Book Review: Story of genetically engineered crops is an eye-opener
"Altered Genes, Twisted Truth" (Clear River Press) by Steven M. Druker
Jane Goodall calls Steven Druker's book, "Altered Genes, Twisted Truth," "one of the most important books of the last 50 years," and urges those who care about life on earth to read it. Several well-known scientists also validate its content, calling it "well reasoned and scientifically solid." And I can attest to the fact that it is also, for the most part, as compelling as a true crime page-turner, despite its density of fact and scientific explanation.
I had never known just what to think about genetically engineered foods - except that I was very uncomfortable with the idea, although I had no real basis for my feeling, having heard report after report come out saying that GE foods were every bit as safe and nourishing as the natural foods they imitated - and that they were the answer to feeding our overpopulated planet. They would boost crop yields and reduce the need for the synthetic fertilizers and pesticides that are harming the land. Druker's book shows how not true this turns out to be. GE foods, it seems, have caused an increase in herbicides, induced the development of herbicide resistant weeds, which led instead to the use of harsher yet herbicides.
Even more disturbing is GE's role in the development of l-tryptophan and the epidemic that killed dozens of people and sickened thousands. More disturbing yet is the fact that many eminent experts attempted to issue cautions about use of GEs. Druker presents evidence that the industry has suppressed evidence and that the U.S. FDA has covered up extensive warnings by their own scientists. GE foods, according to Druker, gained entry to the market by fraud that continues today. "The massive enterprise to reconfigure the genetic core of the world's food supply is not based on sound science," says Druker, "but on the systematic subversion of science."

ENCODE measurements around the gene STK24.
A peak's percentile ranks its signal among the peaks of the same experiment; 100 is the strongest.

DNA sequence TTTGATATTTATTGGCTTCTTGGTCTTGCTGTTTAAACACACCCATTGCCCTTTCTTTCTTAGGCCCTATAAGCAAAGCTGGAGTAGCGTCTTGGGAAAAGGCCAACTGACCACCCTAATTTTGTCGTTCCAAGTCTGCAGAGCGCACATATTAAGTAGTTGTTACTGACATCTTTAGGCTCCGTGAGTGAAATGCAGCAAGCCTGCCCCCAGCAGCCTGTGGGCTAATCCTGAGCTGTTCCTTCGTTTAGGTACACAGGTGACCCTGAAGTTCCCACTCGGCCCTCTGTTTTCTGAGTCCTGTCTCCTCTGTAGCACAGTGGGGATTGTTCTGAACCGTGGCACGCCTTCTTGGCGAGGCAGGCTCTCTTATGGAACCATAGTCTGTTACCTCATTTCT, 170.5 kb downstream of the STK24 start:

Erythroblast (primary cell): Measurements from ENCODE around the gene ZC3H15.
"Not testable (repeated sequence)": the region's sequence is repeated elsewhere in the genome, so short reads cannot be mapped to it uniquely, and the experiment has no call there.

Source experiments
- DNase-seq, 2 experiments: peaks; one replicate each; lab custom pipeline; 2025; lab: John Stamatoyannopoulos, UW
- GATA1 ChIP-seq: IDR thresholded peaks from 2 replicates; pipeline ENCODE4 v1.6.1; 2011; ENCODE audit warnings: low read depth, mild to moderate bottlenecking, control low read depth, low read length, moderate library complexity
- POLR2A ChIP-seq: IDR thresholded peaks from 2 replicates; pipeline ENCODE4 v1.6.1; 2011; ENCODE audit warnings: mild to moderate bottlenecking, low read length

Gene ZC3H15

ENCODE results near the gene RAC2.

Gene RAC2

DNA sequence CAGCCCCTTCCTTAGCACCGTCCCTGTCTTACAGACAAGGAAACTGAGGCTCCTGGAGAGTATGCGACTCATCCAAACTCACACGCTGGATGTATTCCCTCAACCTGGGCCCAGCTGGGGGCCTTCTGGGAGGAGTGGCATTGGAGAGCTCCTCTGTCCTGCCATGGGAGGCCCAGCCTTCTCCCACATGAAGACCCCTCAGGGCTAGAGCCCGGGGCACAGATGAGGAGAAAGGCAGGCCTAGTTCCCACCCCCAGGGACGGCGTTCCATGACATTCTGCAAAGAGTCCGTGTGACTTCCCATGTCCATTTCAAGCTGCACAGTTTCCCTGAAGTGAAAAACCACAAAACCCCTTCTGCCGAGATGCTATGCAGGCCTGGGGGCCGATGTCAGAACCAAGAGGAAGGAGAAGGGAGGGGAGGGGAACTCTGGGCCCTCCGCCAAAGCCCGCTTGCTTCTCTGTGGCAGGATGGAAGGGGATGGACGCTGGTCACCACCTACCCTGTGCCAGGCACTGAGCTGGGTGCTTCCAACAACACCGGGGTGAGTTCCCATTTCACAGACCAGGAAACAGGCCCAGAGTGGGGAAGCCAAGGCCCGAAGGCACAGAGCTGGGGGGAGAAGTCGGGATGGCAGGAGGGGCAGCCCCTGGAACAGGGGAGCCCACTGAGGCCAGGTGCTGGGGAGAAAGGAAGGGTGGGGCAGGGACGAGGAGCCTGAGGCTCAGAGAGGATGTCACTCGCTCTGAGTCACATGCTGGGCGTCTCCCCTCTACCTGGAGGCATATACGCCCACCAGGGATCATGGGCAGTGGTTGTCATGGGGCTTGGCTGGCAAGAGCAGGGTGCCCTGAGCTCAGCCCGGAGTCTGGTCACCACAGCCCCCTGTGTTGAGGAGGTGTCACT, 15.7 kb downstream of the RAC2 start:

This is a book about genetic engineering that we all need to read, so we can decide for ourselves what the truth is. For a start, come listen to Steven Druker at the Peregrine Book Company on Thursday, Nov. 14, at 5:30 p.m. Listen to what he has to say and ask him the hard questions.
- Reviewed by Susan Lang, Peregrine Book Company event coordinator